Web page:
The Planets by Dava Sobel

A box of heavenly chocolates
Click to follow
The Independent Culture

I have to confess the style is not one I relish - it smacks too much of eating a whole box of soft chocolates, with no hard centres. So the rings of Saturn become: "a lusty billion-part harmony of bodies swirling in accordance with [Kepler's] laws, humming elliptically around Saturn, the near ones outpacing the far, at speeds determined by distance from that wandering star."

If you do like soft centres, don't be put off by me. I'll get my grumpy old man gripes off my chest first; they mostly concern factual errors. The early universe did not expand exponentially for a billion years (if it had, there would be nothing to see in it today); the sun appears as a disc on the sky, not a circle; the date attributed to William Gilbert's experiments on magnetism is wrong; and Edmond Halley was not Astronomer Royal at the time he was in command of a Royal Navy ship.

Whether such details matter depends on whether you regard the book as scientific history or as entertainment. Sobel makes her own position plain by including a chapter on Uranus and Neptune which largely consists of a fictional imagined letter from one female astronomer, Caroline Herschel, to another, Maria Mitchell. The note explaining the background to this fictionalisation is a lot more interesting than the letter itself, but less entertaining.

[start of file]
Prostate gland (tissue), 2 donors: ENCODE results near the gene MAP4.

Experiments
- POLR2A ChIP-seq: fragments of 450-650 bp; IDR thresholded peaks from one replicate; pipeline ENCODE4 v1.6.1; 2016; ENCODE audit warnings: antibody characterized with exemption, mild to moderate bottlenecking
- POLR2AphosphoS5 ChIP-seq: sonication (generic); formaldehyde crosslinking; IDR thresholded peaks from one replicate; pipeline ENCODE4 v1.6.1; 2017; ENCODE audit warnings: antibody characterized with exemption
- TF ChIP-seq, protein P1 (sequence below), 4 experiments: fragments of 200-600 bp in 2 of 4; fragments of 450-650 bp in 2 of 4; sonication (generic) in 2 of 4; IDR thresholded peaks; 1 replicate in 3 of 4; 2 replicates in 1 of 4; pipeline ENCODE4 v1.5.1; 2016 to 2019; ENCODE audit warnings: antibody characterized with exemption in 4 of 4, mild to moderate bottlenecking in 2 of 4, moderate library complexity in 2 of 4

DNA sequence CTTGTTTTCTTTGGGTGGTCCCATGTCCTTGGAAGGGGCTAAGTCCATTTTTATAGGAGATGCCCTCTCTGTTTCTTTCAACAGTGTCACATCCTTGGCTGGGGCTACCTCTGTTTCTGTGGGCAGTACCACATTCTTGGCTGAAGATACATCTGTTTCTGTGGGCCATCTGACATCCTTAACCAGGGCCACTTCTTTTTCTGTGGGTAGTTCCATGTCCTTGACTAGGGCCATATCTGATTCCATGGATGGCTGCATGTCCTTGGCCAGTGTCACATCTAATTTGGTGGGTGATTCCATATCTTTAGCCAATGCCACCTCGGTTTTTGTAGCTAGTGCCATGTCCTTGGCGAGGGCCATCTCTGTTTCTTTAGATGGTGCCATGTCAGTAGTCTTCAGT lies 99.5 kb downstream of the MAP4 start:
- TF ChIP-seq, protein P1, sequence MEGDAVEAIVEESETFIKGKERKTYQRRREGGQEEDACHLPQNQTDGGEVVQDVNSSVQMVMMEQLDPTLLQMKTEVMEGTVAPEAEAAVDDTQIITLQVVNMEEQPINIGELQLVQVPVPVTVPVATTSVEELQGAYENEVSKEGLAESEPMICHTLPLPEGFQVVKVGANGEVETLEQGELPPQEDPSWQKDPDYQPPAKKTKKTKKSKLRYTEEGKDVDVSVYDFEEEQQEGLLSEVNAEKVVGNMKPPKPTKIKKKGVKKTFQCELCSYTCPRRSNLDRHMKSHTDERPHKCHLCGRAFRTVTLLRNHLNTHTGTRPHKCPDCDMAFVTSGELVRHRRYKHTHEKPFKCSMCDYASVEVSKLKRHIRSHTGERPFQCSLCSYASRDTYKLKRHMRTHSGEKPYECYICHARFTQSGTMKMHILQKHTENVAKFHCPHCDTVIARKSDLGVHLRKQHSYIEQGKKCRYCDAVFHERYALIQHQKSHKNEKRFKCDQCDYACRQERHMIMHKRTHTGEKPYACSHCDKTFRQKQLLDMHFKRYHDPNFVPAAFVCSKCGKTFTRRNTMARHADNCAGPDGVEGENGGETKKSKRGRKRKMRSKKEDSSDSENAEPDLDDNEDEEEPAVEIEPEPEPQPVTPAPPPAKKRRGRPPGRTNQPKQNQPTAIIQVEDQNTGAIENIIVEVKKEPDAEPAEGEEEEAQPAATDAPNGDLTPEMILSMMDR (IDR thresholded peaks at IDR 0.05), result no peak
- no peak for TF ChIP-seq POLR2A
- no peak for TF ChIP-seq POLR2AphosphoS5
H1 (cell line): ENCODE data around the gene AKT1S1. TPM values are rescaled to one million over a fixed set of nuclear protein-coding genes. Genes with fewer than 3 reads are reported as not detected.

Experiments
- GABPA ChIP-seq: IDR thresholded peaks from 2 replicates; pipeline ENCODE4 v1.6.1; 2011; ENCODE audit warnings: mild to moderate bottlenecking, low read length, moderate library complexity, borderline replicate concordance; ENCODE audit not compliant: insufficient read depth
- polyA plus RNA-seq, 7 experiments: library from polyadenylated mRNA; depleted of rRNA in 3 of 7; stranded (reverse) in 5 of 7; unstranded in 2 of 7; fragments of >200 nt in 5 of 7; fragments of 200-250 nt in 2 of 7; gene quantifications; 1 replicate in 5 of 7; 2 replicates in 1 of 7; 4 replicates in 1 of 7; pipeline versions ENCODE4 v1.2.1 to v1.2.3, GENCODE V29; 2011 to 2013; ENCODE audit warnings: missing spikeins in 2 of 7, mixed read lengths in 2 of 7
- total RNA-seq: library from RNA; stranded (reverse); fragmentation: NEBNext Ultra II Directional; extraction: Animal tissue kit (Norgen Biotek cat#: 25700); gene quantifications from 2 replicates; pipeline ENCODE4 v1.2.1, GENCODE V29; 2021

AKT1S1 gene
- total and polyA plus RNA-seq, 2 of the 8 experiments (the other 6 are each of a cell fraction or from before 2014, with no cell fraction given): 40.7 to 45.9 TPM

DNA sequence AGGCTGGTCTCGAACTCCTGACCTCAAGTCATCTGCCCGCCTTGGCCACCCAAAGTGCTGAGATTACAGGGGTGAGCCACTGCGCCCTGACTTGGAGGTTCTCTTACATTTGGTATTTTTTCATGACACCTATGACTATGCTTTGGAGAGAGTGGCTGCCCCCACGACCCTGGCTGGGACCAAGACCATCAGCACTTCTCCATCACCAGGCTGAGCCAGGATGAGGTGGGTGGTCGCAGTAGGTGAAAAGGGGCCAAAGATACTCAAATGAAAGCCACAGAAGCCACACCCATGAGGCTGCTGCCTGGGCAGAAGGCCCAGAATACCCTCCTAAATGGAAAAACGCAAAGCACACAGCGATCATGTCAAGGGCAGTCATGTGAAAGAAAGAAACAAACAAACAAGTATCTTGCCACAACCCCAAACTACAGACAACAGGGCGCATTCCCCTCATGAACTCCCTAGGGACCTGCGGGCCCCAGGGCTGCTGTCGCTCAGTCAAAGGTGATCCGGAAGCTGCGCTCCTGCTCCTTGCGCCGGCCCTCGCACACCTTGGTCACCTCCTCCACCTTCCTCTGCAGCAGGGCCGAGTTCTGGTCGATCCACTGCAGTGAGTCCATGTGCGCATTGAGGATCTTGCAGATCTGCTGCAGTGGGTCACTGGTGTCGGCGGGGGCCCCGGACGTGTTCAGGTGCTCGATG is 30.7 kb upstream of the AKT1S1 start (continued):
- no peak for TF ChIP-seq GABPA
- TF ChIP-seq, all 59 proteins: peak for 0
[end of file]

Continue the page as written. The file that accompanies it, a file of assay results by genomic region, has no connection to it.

Clearly, we are expected to regard this book as an entertainment, and on those terms it succeeds admirably. It also brings a warm glow to find, at a time when many people are getting excited about the discovery of a "tenth planet", that Sobel appreciates that Pluto is no longer regarded as a planet but as one member of a group of icy bodies orbiting beyond Neptune that is now known to include Xena.

Strictly as entertainment, though, there is one glaring omission. The illustrations are almost all historical - ancient maps of the Earth or Mars, Galileo's telescope, and so on. Yet there is a wealth of modern colour imagery of planets and moons available. Why wasn't any of it used?

Sobel's strengths, as you might expect, lie in the realms of biographical and historical anecdote and the re-telling of mythology - although I do think it a little twee to say merely that the God Zeus "beguiled" the princess Europa. Part of the mythology that gets a fuller treatment is astrology, with a whole, rather uncritical, chapter to itself, which sits uneasily alongside the description of the modern understanding of the jovian system gleaned from space probes such as the Galileo mission.

Describing the "natal chart" for the spacecraft as if it were as significant as the discovery of the oceans of Jupiter's moon Europa is going too far, especially when prefaced by the statement that "had astronomy and astrology not parted ways so long ago, some of the Galileo mission's problems might have been foreseen". Had astrology and astronomy not parted ways, there probably would never have been a Galileo mission!

Sobel comes across as a kind of New Age tree-hugger, probably an enthusiastic fan of what she thinks Jim Lovelock means by the Gaia hypothesis, who has had friendly conversations with several astronomers. The lyrics of the song "Aquarius" from Hair tell us that "when the Moon is in the Seventh House, and Jupiter aligns with Mars, then peace will guide the planets, and love will steer the stars." Sobel introduces a description of a solar eclipse by telling us that "When the Moon is a pool of soot hiding the bright solar sphere,/ and the sky deepens to a crepuscular blue,/ the Sun's magnificent corona... flashes into view". And goes on in the same vein. As I said, it's an entertaining book.

John Gribbin new book is 'The Fellowship' (Allen Lane)